The six defendants were charged by the FCA with offences of conspiracy to defraud, fraud, money laundering and perverting the course of justice, as well as breaches of FSMA, and either pleaded guilty or were convicted by the jury. Sandhu, Edwards and Rea were also made subject to Serious Crime Prevention Orders, and are prohibited from involvement in financial services or the sale of any form of investment for a period of 5 years after release from prison. Sandhu, Rea, Edwards and Parker are also banned from being company directors for periods of between 7 and 14 years.
Overview of the facts
Between July 2010 and April 2014, members of the public were cold-called and subjected to high pressure sales tactics to persuade them to purchase shares in a company that owned land on the island of Madeira. The investors were told that the value of the shares would increase substantially when permission to build 20 villas was granted, thereby enhancing the land’s value. Investors were promised guaranteed returns of between 125% and 228%. None were ever paid.
Potential investors were persuaded to purchase the shares by numerous lies: (i) the schemes were partnered with Barclays Bank; (ii) planning permission had been obtained for the 20 villas; (iii) that there was a guaranteed share buy-back; (iv) the Four Seasons or Hilton Hotel chains had agreed to buy the completed development for £43m. None of this was true and Barclays and the hotel chains had no involvement in the fraud.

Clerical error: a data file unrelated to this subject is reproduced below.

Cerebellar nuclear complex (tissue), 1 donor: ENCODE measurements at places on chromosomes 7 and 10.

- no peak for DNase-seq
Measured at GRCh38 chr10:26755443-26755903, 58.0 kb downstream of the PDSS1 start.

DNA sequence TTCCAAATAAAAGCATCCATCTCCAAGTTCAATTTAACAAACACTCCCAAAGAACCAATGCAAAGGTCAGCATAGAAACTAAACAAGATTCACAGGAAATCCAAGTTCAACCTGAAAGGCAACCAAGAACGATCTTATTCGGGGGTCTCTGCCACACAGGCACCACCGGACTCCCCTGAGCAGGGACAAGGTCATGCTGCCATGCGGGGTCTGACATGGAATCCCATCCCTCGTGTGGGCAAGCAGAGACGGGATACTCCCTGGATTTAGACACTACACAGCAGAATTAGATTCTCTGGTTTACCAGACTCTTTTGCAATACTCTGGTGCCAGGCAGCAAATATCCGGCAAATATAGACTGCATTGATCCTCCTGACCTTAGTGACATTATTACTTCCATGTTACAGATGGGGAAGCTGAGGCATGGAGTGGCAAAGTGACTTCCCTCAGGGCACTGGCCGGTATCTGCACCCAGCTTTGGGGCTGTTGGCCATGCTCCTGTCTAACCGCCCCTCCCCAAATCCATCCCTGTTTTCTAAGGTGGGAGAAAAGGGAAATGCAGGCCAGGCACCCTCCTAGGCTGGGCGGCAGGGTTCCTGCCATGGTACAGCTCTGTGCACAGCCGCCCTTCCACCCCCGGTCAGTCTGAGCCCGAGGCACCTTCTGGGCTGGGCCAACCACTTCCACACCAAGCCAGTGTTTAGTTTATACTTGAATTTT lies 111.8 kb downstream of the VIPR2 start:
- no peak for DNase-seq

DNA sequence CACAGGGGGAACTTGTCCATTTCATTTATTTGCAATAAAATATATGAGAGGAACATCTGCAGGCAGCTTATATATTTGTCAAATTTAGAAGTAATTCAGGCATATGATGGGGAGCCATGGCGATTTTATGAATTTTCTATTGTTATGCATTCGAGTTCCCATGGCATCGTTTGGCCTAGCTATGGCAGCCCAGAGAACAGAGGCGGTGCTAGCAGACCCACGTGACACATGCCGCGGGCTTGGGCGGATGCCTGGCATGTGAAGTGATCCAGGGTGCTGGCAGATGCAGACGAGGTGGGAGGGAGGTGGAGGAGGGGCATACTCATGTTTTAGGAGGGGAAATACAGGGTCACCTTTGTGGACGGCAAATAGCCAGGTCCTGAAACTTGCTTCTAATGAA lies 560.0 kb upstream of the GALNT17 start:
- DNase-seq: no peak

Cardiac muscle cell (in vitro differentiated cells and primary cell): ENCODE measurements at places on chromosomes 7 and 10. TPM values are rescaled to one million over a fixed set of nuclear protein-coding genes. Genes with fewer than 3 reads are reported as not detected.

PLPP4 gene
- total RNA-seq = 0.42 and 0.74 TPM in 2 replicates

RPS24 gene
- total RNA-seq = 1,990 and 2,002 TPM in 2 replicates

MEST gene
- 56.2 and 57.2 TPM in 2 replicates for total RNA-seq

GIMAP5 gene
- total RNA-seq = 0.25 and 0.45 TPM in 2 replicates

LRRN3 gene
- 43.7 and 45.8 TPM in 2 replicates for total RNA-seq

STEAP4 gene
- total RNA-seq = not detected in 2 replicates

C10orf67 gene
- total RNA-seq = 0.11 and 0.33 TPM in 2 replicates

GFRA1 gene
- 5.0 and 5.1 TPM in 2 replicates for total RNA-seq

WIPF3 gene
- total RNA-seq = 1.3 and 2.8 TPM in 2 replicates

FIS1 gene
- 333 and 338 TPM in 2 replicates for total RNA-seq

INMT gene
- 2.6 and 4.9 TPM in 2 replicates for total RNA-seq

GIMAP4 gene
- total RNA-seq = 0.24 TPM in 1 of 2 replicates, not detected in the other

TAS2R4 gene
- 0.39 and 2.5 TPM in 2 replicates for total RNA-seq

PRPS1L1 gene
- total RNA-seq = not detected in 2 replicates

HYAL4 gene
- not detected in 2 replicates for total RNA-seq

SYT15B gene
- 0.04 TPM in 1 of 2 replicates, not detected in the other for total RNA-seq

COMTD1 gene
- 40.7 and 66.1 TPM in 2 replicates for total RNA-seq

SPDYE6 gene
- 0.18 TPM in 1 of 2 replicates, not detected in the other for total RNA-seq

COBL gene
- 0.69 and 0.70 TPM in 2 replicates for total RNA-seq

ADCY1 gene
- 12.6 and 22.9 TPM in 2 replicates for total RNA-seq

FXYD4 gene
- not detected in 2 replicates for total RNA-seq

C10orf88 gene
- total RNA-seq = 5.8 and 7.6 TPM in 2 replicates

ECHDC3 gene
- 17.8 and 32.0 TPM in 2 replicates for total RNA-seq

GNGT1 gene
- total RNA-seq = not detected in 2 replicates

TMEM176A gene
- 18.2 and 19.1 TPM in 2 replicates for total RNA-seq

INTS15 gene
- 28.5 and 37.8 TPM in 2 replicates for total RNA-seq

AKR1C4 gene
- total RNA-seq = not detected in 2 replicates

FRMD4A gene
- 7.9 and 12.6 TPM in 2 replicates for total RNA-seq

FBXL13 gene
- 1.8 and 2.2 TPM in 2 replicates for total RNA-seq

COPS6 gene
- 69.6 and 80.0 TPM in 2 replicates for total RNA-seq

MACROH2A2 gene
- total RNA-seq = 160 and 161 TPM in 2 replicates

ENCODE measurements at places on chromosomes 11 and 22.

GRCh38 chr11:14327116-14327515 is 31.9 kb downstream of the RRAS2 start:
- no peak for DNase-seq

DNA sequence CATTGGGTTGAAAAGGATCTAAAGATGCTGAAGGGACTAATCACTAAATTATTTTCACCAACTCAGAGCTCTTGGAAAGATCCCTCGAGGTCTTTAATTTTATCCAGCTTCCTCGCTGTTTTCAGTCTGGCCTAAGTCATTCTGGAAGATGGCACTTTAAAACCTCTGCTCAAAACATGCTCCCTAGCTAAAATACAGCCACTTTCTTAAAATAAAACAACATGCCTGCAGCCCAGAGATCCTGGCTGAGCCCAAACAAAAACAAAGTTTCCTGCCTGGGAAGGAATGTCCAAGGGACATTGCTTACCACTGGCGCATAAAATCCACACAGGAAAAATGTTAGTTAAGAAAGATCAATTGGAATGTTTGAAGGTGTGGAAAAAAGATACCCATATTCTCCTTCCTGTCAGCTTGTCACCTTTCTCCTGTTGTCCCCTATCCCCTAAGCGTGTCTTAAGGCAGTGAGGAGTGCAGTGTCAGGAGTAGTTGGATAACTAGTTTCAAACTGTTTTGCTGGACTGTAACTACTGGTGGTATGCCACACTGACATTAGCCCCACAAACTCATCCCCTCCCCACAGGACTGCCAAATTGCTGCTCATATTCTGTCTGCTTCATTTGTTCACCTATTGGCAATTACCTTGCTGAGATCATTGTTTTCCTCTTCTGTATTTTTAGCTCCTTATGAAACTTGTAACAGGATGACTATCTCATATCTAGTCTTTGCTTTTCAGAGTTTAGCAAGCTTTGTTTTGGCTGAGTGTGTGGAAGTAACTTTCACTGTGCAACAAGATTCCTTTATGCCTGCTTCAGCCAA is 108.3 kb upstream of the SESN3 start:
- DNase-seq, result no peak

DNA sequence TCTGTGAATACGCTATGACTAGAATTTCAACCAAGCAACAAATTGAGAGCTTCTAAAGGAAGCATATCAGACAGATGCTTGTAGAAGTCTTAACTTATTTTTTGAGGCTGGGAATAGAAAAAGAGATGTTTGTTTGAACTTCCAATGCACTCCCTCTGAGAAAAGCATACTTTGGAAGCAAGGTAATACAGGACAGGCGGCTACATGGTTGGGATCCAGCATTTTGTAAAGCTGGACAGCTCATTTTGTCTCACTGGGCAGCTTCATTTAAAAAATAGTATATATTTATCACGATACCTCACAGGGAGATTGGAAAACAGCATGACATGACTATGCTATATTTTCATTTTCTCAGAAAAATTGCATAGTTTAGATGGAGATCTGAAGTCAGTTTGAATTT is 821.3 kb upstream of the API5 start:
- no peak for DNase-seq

Investors’ money was used to maintain the fraud and particularly to fund the lifestyle of Nascimento. Over 170 members of the public invested over £2.8m in the shares. Many were elderly or vulnerable, and lost life-changing sums, in some cases all their life savings.
The shares were sold through 5 different companies: Morgan Forbes (UK) Ltd, First Capital Wealth Ltd, Bishops of Mayfair Ltd, Wallberg Dillion Reid Ltd and Sterling Capital Corporation Ltd.
Notes to editors:
This was one of the FCA’s most complex fraud investigations, and the first FCA prosecution of an offence of perverting the course of justice. It involved:
- 4 separate search operations and one unannounced visit
- Seizure of over 100 computers and other digital devices
- 4 million documents and (after de-duplication) over 1.4 million documents ingested into the FCA’s Evidence Management System requiring evidential assessment and review.
- 142 witnesses
- 287 witness statements (2,406 pages)
- 3,682 exhibits (23,642 pages)
- 3 defendants remanded in custody for breach of court bail by committing further offences.
- On 1 April 2013, the Financial Conduct Authority (FCA) became responsible for the conduct supervision of all regulated financial firms and the prudential supervision of those not supervised by the Prudential Regulation Authority (PRA).
- The FCA has an overarching strategic objective of ensuring the relevant markets function well. To support this it has three operational objectives: to secure an appropriate degree of protection for consumers; to protect and enhance the integrity of the UK financial system; and to promote effective competition in the interests of consumers.
- Find out more information about the FCA.